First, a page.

After a tough workout, your body needs fuel to recover quickly and help you get stronger. If you’re ravenous after a workout, you might be tempted to grab whatever food is most convenient, but in order to get the most out of your workouts, it’s important to be strategic when choosing your post-workout meal.
Fortunately, fueling up properly after a workout doesn’t have to be complicated. We’ve put together a list of the 12 best meals after a workout.
Why Is It Important To Eat After a Workout?
During a workout, your body is giving its all to help you get stronger. Naturally, there are some physical changes that occur as part of this process.
First, your body uses glycogen, a type of carbohydrate that is the body’s preferred source of fuel, to power high-intensity workouts. Carbohydrates like glycogen provide a quick source of energy that your body can burn quickly to keep you moving.
As a result of the use of glycogen, your muscles start to become depleted of this fuel source. Proteins in the muscles start to break down and become damaged.
After a workout, your body needs to replenish its stores of glycogen and start repairing and regrowing your muscle proteins. In order to do this effectively and help you get stronger, it’s important to fuel your body properly with carbohydrates and protein.
Consuming the right nutrients helps your body:
- Restore muscle glycogen stores
- Support muscle protein growth, helping you build strength
- Minimize further muscle protein breakdown and repair muscles
- Boost recovery
What Does Your Body Need After a Workout?
Your body needs each of the macronutrients (protein, carbohydrates, and fat) in order to properly recover after a workout.
Protein, like turkey or beef, is one of the most important components of any post-workout meal. Whether you’re a weekend warrior or a seasoned athlete, the proteins in your muscles will break down during a tough gym workout.
In order to allow your body to repair and rebuild the muscle mass, which helps build new muscle tissue, you need to consume enough protein after a workout. If you find you’re not so hungry after a sweat sesh, remember that you can always drink your protein, too!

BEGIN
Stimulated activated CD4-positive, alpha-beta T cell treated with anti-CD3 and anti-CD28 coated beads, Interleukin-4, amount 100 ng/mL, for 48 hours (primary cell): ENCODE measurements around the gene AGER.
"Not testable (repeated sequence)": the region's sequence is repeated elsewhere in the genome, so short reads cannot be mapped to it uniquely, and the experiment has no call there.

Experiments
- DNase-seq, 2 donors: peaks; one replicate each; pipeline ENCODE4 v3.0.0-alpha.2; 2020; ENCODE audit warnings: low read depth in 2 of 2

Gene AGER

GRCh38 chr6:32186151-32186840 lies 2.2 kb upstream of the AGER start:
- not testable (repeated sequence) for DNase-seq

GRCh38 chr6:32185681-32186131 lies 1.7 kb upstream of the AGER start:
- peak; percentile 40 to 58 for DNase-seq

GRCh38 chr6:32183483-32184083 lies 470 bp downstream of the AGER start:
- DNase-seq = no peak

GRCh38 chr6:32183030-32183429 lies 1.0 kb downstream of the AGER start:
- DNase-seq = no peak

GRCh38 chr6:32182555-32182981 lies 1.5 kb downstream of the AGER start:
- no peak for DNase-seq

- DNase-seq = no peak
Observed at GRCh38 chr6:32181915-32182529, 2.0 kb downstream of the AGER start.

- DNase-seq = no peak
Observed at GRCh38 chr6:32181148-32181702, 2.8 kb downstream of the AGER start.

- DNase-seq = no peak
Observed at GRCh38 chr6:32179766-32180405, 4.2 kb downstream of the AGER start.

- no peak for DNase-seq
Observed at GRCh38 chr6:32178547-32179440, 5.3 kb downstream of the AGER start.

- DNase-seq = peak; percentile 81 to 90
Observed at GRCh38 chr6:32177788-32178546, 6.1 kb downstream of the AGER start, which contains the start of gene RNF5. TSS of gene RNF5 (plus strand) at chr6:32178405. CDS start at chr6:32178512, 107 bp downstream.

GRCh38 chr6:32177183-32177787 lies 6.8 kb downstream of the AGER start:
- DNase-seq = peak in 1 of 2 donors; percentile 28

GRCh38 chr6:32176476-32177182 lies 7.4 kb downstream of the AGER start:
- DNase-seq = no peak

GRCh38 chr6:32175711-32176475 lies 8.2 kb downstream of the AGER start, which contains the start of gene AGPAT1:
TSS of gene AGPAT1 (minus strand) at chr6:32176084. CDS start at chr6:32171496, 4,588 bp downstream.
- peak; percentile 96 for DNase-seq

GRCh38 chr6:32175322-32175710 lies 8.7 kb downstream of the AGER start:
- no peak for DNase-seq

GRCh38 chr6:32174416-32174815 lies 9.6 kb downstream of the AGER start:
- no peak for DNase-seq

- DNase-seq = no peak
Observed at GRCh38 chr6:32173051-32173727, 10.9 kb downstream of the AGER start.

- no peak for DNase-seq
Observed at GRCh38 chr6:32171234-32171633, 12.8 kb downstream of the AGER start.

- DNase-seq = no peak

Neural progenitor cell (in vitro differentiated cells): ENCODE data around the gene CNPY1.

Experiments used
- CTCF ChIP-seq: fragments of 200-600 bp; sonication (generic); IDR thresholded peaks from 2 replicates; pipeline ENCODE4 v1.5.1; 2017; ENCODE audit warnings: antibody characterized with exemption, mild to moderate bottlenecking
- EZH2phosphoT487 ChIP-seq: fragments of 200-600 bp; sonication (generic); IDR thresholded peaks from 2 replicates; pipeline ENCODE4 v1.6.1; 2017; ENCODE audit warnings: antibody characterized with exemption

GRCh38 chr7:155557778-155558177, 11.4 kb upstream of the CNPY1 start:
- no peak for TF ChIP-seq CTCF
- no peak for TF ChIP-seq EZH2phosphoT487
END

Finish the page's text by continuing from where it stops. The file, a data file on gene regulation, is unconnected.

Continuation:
Studies show that consuming approximately 0.14 to 0.23 grams of protein per pound of body weight within 30 minutes of a workout is ideal for helping your muscles recover and rebuild.
In addition to protein to help your muscles rebuild, you also need to consume complex carbs to help restore the glycogen in your muscle tissue. Different types of exercise burn glycogen at different rates, with endurance sports like running or swimming burning more glycogen than resistance training, such as weightlifting.
It’s recommended that you consume anywhere from 0.5 to 0.7 grams of carbs within 30 minutes of your workout in order to replenish the glycogen in your muscles.
Fat sometimes gets a bad rap when it comes to post-workout nutrition, but studies show that consuming fat as part of your post-workout meal may help promote muscle growth. Consuming some fat with your post-workout meal can also help you to feel more satisfied, preventing you from becoming ravenous later in the day and consuming more food than you intended.
While there is no specific guideline for the amount of fat you should consume after a workout, it’s best to consume only a small amount so as not to negatively affect the absorption of the nutrients in your meal. Avocado, almonds, and almond butter are just a few great options for a post-workout snack that includes the right kinds of fat to support recovery.
What Is the Best Post-Workout Meal?
There are lots of delicious options when it comes to choosing a post-workout meal. The most important thing to consider is trying to stick to a macronutrient ratio of about 3 grams of carbohydrates for every 1 gram of protein. This ratio is considered the ideal way to boost your glycogen stores while also providing enough protein to encourage muscle protein synthesis.